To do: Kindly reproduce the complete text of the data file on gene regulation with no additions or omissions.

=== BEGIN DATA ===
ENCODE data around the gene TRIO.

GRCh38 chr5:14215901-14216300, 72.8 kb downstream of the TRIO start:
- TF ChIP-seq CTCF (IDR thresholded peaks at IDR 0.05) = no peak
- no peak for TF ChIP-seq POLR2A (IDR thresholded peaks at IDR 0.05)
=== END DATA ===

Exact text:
ENCODE data around the gene TRIO.

GRCh38 chr5:14215901-14216300, 72.8 kb downstream of the TRIO start:
- TF ChIP-seq CTCF (IDR thresholded peaks at IDR 0.05) = no peak
- no peak for TF ChIP-seq POLR2A (IDR thresholded peaks at IDR 0.05)